The Kremlin spokesperson Dmitry Peskov has accused the West of demonizing Russia over the conflict in Ukraine, insisting his country was not threatening anyone in an interview broadcast on Russian state television on Sunday.
Russian President Vladimir Putin has himself also rejected accusations that Russia was planning to invade Ukraine.
Adding to existing tensions, such accusations were "once more being made with the aim of further demonizing Russia," Peskov said, lamenting that Russia was consistently portrayed as an "aggressor."
The G7 group of the world's leading industrialized economies issued an urgent warning to Russia at the weekend against attacking Ukraine, threatening severe consequences should it do so.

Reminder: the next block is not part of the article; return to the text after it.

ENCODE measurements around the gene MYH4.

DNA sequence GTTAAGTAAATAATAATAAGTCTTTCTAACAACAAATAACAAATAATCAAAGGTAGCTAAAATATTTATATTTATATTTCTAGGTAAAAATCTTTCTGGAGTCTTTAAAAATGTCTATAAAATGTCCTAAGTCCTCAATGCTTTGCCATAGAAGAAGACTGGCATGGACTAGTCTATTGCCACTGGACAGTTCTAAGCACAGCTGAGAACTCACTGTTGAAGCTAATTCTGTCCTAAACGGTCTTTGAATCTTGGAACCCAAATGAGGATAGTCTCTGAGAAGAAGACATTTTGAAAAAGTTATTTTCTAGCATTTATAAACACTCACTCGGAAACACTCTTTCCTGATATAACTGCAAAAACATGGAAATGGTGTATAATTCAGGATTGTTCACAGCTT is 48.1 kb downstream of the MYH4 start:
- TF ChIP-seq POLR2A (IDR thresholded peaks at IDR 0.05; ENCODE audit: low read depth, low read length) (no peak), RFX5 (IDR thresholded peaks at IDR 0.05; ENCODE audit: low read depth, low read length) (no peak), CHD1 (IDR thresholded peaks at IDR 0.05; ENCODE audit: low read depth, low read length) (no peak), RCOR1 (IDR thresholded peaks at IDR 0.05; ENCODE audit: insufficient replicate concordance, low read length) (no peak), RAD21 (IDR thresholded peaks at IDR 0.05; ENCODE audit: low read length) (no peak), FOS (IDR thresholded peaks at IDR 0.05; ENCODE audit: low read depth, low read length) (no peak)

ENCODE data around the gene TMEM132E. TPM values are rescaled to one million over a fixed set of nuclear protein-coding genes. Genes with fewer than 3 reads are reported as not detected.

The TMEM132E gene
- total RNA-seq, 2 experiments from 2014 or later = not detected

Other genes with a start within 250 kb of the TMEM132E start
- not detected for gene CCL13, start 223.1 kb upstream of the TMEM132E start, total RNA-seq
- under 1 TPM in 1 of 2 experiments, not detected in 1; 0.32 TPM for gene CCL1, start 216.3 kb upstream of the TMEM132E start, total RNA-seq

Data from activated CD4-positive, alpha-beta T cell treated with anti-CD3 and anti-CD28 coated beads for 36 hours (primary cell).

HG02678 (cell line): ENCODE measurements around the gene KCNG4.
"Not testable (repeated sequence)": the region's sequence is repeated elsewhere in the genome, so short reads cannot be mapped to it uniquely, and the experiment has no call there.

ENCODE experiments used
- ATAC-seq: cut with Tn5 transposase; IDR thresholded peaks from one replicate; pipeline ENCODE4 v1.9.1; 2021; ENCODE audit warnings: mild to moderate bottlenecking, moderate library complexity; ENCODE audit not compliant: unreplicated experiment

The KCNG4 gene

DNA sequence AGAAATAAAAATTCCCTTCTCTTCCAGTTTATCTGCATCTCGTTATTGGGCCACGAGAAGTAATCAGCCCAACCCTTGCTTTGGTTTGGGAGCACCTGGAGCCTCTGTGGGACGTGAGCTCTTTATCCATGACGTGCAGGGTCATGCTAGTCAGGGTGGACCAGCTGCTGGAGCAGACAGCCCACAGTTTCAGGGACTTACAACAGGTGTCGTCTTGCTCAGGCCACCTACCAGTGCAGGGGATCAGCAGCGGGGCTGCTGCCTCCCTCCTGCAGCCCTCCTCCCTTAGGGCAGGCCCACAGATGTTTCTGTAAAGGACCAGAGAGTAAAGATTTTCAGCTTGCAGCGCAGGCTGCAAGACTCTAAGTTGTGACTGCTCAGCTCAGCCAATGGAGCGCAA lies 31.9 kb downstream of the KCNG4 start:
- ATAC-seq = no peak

Putin also exchanged views on Ukraine with US President Joe Biden during a video summit on Tuesday in which the Kremlin leader criticized NATO's eastward expansion.
Most recently, NATO reports of a build up of Russian troops near the Ukrainian border has caused international concern. According to NATO sources, Russia currently has between 75,000 and 100,000 soldiers in the border region, provoking fears that a Russian attack on Ukraine could be imminent.
US plane in Ukraine
Russia has repeatedly denied that it was planning such an attack, however.
Russian media reported on Sunday that a US reconnaissance plane had been deployed in Ukraine for the first time. Moscow has long looked for indications that Kiev would try to re-take areas in eastern Ukraine controlled by pro-Russian separatists.
As such a move would be a violation of the 2015 Minsk peace plan, Russia could then potentially invade the breakaway Ukrainian regions of Luhansk and Donetsk to protect its own citizens, a legitimate grounds for foreign intervention according to the country's own military doctrine.
Putin has attracted widespread international criticism for distributing Russian passports to hundreds of thousands of ethnic-Russian Ukrainians in the Donbass.